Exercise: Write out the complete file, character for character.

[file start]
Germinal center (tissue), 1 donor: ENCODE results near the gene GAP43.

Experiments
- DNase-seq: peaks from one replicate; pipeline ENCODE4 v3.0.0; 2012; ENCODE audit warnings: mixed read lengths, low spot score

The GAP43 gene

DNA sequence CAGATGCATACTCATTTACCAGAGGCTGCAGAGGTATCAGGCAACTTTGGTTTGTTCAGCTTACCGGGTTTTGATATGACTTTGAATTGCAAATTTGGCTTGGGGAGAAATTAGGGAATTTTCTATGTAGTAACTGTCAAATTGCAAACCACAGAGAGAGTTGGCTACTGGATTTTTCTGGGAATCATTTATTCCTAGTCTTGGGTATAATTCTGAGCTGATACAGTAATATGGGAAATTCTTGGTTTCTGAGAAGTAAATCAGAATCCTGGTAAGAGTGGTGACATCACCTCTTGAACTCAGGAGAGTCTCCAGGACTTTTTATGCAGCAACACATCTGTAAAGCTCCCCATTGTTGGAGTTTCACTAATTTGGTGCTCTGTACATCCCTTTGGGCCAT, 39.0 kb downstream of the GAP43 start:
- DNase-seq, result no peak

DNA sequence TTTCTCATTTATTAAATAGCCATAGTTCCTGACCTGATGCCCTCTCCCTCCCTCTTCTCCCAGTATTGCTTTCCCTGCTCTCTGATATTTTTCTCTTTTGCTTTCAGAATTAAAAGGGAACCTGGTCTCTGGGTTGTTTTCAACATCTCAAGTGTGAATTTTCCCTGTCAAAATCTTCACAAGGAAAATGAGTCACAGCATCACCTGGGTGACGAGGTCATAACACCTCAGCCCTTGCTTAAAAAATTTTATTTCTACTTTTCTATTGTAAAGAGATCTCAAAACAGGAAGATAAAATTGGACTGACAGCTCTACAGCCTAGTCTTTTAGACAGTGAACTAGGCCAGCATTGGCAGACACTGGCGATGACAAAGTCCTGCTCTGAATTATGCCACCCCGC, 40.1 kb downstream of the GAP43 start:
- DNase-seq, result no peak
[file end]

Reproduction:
Germinal center (tissue), 1 donor: ENCODE results near the gene GAP43.

Experiments
- DNase-seq: peaks from one replicate; pipeline ENCODE4 v3.0.0; 2012; ENCODE audit warnings: mixed read lengths, low spot score

The GAP43 gene

DNA sequence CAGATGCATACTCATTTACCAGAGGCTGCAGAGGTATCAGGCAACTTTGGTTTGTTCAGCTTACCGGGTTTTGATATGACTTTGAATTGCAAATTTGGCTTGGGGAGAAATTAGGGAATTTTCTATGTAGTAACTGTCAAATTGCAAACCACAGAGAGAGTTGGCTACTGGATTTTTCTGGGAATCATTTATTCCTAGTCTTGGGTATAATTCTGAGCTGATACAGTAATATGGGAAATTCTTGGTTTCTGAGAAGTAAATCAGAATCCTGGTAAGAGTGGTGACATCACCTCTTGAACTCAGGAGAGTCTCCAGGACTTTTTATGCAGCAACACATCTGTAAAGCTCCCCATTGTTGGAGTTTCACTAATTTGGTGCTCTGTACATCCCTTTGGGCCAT, 39.0 kb downstream of the GAP43 start:
- DNase-seq, result no peak

DNA sequence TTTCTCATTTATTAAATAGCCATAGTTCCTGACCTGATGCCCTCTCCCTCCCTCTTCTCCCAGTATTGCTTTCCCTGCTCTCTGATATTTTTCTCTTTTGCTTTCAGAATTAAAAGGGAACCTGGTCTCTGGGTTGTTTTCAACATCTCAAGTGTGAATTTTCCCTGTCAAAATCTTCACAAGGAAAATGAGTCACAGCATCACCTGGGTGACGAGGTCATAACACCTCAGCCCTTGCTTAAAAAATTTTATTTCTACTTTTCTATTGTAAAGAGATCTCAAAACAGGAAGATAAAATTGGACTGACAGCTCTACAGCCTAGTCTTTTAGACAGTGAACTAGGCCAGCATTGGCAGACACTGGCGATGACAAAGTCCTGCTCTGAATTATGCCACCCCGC, 40.1 kb downstream of the GAP43 start:
- DNase-seq, result no peak